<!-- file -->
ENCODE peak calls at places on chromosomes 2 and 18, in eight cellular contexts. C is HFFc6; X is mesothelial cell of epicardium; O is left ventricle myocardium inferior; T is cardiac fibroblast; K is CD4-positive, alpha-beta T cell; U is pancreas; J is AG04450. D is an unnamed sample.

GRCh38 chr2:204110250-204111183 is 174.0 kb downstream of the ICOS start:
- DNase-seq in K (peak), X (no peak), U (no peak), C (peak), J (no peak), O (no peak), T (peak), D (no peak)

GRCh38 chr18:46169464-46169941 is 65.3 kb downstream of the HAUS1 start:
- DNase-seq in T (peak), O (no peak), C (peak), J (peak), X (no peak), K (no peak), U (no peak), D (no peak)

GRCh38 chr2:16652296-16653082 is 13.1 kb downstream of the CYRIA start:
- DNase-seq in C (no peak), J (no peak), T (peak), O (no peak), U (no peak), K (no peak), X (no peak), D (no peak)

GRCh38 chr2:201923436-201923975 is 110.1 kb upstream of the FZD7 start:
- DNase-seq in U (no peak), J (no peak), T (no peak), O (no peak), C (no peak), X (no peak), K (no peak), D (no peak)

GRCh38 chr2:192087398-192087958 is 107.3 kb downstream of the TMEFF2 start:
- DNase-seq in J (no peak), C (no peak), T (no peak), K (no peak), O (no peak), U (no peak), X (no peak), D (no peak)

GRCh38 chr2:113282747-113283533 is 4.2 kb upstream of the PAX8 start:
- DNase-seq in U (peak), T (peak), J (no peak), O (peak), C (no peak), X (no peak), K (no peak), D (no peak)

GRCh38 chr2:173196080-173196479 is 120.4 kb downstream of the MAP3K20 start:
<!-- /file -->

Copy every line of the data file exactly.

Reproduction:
ENCODE peak calls at places on chromosomes 2 and 18, in eight cellular contexts. C is HFFc6; X is mesothelial cell of epicardium; O is left ventricle myocardium inferior; T is cardiac fibroblast; K is CD4-positive, alpha-beta T cell; U is pancreas; J is AG04450. D is an unnamed sample.

GRCh38 chr2:204110250-204111183 is 174.0 kb downstream of the ICOS start:
- DNase-seq in K (peak), X (no peak), U (no peak), C (peak), J (no peak), O (no peak), T (peak), D (no peak)

GRCh38 chr18:46169464-46169941 is 65.3 kb downstream of the HAUS1 start:
- DNase-seq in T (peak), O (no peak), C (peak), J (peak), X (no peak), K (no peak), U (no peak), D (no peak)

GRCh38 chr2:16652296-16653082 is 13.1 kb downstream of the CYRIA start:
- DNase-seq in C (no peak), J (no peak), T (peak), O (no peak), U (no peak), K (no peak), X (no peak), D (no peak)

GRCh38 chr2:201923436-201923975 is 110.1 kb upstream of the FZD7 start:
- DNase-seq in U (no peak), J (no peak), T (no peak), O (no peak), C (no peak), X (no peak), K (no peak), D (no peak)

GRCh38 chr2:192087398-192087958 is 107.3 kb downstream of the TMEFF2 start:
- DNase-seq in J (no peak), C (no peak), T (no peak), K (no peak), O (no peak), U (no peak), X (no peak), D (no peak)

GRCh38 chr2:113282747-113283533 is 4.2 kb upstream of the PAX8 start:
- DNase-seq in U (peak), T (peak), J (no peak), O (peak), C (no peak), X (no peak), K (no peak), D (no peak)

GRCh38 chr2:173196080-173196479 is 120.4 kb downstream of the MAP3K20 start: